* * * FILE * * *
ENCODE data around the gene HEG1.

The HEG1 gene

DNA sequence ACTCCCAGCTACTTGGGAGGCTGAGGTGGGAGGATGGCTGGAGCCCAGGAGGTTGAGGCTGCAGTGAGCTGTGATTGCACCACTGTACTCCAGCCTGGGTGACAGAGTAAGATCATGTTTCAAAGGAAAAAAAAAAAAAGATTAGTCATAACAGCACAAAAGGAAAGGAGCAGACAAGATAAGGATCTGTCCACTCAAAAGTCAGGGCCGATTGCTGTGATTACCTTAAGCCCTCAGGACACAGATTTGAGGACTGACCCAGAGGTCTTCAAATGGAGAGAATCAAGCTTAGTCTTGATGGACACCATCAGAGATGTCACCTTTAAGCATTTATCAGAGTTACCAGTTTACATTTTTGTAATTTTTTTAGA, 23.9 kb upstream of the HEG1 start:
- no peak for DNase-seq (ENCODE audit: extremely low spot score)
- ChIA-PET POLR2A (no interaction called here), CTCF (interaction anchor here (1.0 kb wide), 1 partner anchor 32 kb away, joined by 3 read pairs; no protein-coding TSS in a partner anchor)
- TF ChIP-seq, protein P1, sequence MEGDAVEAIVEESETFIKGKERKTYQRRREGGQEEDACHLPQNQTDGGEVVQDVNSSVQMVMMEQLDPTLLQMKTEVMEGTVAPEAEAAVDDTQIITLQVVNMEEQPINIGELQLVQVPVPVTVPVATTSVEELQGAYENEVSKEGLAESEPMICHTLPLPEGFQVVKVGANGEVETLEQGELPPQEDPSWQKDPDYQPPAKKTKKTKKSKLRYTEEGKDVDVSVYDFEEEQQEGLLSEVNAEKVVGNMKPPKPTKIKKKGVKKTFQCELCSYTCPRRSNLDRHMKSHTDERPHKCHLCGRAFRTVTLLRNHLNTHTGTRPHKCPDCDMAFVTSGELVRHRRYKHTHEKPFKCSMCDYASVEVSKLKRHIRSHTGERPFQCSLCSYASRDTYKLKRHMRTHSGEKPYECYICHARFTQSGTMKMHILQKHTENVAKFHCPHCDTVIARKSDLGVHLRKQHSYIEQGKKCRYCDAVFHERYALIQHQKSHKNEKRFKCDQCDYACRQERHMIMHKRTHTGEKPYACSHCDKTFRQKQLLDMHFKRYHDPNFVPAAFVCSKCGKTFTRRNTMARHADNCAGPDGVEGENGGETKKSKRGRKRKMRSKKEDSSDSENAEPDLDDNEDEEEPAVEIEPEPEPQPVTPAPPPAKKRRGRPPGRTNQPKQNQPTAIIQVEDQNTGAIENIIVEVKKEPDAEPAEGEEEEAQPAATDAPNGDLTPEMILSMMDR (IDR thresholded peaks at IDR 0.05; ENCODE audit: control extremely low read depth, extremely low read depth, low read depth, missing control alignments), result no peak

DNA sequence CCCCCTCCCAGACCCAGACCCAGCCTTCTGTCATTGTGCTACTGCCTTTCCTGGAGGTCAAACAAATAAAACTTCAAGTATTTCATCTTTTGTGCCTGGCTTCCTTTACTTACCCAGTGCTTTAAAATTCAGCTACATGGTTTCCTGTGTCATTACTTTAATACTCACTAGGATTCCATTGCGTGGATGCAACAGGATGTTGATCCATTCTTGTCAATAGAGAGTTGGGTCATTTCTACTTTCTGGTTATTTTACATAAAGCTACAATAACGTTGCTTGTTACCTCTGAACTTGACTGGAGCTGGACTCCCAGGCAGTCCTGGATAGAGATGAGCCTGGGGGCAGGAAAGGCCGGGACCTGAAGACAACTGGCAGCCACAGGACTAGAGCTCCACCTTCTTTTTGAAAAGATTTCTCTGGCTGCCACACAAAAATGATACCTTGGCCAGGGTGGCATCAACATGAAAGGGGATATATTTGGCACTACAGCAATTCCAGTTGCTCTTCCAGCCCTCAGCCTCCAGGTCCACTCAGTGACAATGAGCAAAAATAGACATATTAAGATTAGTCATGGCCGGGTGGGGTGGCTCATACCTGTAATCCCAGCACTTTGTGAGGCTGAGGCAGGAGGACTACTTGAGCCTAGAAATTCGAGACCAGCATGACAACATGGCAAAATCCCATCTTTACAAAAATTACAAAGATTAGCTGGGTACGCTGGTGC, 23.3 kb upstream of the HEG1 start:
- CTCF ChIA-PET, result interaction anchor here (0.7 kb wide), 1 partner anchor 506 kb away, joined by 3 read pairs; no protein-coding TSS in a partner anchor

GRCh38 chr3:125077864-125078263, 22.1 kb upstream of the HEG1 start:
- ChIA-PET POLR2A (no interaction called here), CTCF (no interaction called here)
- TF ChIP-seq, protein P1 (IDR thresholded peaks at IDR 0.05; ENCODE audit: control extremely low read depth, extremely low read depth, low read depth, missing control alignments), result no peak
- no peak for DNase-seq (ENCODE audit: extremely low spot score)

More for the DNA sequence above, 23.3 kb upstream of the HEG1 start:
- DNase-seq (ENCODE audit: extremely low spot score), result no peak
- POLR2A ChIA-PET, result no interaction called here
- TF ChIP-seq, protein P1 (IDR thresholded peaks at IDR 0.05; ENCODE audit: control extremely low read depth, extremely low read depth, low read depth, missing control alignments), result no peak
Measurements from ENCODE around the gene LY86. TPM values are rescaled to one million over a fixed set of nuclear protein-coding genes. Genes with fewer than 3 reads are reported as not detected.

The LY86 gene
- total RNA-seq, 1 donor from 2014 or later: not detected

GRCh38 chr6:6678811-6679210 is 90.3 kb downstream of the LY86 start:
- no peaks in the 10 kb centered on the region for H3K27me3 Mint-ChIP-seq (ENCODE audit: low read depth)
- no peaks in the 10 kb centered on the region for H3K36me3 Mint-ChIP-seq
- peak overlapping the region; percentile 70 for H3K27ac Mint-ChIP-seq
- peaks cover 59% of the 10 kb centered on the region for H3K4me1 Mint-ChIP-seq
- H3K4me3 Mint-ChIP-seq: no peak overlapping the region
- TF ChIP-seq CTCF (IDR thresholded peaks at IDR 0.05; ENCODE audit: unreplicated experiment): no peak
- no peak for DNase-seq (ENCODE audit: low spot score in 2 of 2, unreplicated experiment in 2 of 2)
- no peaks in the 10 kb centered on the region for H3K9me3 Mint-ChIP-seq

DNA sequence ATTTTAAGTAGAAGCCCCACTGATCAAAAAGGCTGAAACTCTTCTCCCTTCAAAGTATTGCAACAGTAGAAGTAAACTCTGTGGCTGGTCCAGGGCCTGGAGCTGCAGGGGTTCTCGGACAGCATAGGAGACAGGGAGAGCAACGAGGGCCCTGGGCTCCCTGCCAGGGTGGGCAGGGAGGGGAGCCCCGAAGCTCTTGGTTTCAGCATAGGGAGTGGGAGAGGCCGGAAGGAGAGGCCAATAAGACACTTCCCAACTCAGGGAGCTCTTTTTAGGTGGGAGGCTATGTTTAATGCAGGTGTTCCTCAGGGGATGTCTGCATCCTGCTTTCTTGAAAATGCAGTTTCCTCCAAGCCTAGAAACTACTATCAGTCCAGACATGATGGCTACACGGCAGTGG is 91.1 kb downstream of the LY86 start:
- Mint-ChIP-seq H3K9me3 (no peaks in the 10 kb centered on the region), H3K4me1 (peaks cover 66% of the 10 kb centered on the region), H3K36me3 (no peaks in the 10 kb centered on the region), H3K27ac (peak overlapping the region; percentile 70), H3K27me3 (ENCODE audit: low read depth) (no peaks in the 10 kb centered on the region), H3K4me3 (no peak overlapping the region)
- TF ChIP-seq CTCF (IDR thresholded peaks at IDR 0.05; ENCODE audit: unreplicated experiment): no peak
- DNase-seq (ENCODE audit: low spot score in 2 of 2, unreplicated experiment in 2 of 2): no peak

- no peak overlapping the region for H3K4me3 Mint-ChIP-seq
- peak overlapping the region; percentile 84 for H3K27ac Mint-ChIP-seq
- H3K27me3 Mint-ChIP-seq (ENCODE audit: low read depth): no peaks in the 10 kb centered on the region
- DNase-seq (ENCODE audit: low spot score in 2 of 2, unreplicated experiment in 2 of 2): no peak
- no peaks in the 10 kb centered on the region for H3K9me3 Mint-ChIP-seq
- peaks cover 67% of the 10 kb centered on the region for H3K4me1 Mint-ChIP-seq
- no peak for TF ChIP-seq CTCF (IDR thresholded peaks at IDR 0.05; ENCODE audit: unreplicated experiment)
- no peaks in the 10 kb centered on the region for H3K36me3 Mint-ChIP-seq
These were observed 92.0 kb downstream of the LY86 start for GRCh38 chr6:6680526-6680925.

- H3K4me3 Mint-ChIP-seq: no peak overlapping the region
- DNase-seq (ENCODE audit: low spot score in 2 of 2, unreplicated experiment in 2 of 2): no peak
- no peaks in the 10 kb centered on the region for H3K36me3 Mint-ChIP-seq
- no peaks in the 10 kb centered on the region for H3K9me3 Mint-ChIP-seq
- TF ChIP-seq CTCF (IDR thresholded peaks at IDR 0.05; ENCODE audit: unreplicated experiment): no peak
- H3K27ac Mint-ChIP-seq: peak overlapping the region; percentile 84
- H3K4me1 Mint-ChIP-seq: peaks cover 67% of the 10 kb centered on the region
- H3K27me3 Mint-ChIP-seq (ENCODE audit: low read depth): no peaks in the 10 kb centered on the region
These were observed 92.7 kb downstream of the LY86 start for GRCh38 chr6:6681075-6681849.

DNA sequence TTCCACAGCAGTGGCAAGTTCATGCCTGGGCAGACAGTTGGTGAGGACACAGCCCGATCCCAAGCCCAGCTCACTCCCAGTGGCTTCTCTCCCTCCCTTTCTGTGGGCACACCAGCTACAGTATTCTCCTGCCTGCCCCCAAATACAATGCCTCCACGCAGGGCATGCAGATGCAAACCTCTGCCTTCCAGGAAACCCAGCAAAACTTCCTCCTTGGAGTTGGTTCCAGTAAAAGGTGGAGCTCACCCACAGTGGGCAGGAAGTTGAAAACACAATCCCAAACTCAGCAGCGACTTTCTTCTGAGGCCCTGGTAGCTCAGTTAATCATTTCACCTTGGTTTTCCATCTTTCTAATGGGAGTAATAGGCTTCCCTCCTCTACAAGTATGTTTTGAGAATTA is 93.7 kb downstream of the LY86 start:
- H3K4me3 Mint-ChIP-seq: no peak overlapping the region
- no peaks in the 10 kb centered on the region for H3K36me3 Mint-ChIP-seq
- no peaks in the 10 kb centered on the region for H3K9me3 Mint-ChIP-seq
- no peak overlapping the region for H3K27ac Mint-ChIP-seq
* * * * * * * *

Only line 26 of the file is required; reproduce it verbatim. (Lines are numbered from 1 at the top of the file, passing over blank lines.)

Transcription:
- TF ChIP-seq CTCF (IDR thresholded peaks at IDR 0.05; ENCODE audit: unreplicated experiment): no peak